Like old age itself this book is not for sissies. Luckily for us Lively is one of our most gifted writers . . . This is Lively at her best (Sunday Express)
A fascinating portrait not only of the author but of the times through which she has lived . . . sharp, unsentimental and ruefully funny (Daily Telegraph)
Lively's memoir about age and the pleasures and pains of seniority is informative, instructive, unexpected and beautifully observed (Vogue)
An elegant and thoughtful dissection of a subject few writers dare dwell on (Times Magazine)
Rich in observations and recollections. It should be read slowly because there is much to invite reflection (Herald Scotland)
Other brilliant women writers (Joyce Carol Oates, Joan Didion . . .) have written whole volumes on widowhood, but Penelope Lively's description of that condition is all the more affecting by being sparse . . . Will delight all those who love Lively's novels . . . It's all enthralling: autobiography in miniature (Daily Mail)
A superb study of memory and of her own voyage into the ninth decade of her life . . . Lively is a compelling, vitally interested witness to time past (Helen Dunmore Observer Books of the Year)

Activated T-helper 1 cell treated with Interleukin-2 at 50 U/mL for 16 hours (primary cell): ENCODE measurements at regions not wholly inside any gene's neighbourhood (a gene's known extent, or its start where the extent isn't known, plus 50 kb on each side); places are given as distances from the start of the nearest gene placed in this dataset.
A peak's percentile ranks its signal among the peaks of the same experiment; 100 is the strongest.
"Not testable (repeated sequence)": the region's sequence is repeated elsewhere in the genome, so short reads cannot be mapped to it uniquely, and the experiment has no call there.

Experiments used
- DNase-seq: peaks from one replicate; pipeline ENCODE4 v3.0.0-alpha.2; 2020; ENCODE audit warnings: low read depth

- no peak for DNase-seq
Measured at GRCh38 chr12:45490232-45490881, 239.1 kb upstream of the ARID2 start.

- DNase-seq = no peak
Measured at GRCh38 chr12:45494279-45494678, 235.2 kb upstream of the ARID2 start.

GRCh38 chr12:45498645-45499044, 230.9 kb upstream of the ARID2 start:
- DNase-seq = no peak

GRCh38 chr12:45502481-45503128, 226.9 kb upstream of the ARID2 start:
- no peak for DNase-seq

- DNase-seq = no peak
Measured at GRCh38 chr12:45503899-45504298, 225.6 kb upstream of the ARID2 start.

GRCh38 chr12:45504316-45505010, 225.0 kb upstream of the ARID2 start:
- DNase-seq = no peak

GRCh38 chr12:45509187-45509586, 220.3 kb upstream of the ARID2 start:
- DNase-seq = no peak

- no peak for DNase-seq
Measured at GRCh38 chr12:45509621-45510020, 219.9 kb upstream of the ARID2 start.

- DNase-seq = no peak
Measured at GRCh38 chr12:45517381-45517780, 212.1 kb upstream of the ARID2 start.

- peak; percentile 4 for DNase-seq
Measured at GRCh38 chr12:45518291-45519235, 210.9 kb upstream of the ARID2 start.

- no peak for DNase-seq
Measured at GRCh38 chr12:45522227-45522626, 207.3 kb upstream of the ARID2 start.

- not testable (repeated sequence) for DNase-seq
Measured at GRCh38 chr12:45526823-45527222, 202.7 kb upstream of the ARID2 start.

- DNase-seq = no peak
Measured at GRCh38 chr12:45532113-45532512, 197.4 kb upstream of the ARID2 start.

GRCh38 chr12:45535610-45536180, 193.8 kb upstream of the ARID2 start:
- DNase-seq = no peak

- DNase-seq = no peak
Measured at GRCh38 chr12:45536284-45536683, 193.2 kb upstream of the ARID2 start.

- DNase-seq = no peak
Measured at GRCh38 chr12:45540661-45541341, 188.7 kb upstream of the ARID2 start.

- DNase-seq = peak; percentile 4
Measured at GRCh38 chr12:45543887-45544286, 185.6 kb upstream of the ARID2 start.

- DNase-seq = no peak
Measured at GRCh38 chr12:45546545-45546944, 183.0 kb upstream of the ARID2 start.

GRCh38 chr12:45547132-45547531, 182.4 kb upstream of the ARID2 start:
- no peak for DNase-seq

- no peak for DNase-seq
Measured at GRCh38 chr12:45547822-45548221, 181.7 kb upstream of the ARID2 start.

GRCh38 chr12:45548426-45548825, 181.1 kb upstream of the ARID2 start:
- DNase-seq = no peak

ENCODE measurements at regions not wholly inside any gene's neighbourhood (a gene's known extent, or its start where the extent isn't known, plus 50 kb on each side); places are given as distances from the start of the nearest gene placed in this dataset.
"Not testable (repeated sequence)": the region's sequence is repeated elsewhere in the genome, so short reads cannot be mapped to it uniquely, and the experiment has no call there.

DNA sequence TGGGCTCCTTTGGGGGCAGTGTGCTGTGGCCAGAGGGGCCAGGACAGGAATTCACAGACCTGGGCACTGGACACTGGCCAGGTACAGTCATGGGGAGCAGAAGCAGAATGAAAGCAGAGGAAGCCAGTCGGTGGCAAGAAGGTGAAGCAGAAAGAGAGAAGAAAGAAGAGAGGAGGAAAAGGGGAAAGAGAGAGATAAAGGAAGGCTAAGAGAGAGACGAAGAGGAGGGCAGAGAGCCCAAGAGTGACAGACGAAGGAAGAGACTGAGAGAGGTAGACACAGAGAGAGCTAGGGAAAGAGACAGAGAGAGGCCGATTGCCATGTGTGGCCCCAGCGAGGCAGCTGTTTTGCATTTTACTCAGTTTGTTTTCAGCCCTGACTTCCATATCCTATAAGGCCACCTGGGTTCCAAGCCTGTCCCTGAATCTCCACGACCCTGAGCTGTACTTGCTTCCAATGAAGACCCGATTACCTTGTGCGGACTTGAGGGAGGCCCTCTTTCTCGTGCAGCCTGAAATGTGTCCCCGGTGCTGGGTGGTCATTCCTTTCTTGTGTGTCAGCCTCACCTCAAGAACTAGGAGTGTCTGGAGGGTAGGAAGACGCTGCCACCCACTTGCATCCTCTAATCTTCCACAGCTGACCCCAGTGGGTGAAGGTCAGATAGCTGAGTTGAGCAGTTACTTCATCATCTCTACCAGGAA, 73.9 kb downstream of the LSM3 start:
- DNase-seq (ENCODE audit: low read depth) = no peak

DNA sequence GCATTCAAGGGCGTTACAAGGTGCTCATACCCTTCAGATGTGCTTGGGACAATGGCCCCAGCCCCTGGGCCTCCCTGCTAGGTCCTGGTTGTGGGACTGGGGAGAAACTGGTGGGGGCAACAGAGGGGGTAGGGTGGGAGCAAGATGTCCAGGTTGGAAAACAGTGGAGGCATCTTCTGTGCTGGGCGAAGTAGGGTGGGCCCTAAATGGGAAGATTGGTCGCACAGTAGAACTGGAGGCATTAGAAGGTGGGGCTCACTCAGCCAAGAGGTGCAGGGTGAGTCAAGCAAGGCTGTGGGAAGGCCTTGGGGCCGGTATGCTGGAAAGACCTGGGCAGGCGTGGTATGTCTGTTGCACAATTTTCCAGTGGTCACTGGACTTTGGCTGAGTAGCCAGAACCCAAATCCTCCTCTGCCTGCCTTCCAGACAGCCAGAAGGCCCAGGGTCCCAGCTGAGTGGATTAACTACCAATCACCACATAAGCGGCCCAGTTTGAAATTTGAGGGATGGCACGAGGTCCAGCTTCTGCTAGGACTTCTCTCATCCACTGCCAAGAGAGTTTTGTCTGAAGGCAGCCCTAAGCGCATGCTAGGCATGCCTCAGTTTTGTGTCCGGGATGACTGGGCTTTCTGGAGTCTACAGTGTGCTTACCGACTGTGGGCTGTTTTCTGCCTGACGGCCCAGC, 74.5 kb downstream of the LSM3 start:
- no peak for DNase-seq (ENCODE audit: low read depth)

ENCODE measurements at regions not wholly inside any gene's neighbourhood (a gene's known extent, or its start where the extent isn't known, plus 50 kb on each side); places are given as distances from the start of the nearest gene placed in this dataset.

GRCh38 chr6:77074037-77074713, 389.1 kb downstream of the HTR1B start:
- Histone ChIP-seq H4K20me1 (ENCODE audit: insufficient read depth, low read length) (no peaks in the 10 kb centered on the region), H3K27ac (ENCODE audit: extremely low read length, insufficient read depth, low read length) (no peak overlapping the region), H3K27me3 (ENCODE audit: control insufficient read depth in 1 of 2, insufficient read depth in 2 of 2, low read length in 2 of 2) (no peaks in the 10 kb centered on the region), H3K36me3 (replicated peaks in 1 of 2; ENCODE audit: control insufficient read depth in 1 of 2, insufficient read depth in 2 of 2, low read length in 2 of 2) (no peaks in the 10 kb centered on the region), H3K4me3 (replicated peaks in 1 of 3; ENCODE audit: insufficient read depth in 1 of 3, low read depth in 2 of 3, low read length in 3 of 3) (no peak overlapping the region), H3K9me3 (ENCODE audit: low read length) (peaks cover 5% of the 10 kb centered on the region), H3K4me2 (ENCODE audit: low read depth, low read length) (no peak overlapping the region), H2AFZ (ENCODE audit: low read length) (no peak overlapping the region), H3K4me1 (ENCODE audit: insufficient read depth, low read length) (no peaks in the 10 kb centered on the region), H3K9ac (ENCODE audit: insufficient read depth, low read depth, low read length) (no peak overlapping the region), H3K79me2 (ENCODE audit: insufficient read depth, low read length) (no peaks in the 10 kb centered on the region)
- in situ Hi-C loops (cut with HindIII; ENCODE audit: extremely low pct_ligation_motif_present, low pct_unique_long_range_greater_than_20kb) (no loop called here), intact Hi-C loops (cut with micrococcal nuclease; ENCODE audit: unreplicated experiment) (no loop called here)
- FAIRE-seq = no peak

Ammonites & Leaping Fish is powerfully consoling. Lively is certainly sagacious, her words careful and freighted. But there is girlishness here, too. Things still catch her eye, her attention. New books. Old stories. Another day for the taking (Rachel Cooke Observer)
A memoir that addresses ageing, memory, time and a life in the 20th century, by one of our greatest writers, Penelope Lively.
'This is not quite a memoir. Rather, it is the view from old age. And a view of old age itself, this place at which we arrive with a certain surprise - ambushed, or so it can seem. One of the few advantages of age is that you can report on it with a certain authority; you are a native now, and know what goes on here.'
In this charming but powerful memoir, Penelope Lively reports from beyond the horizon of old age. She describes what old age feels like for those who have arrived there and considers the implications of this new demographic. She looks at the context of a life and times, the history and archaeology that is actually being made as we live out our lives in real time, in her case World War II; post war penny-pinching Britain; the Suez crisis; the Cold War and up to the present day. She examines the tricks and truths of memory. She looks back over a lifetime of reading and writing. And finally she looks at her identifying cargo of possessions - two ammonites, a cat, a pair of American ducks and a leaping fish sherd, amongst others. This is an elegant, moving and deeply enjoyable memoir by one of our most loved writers.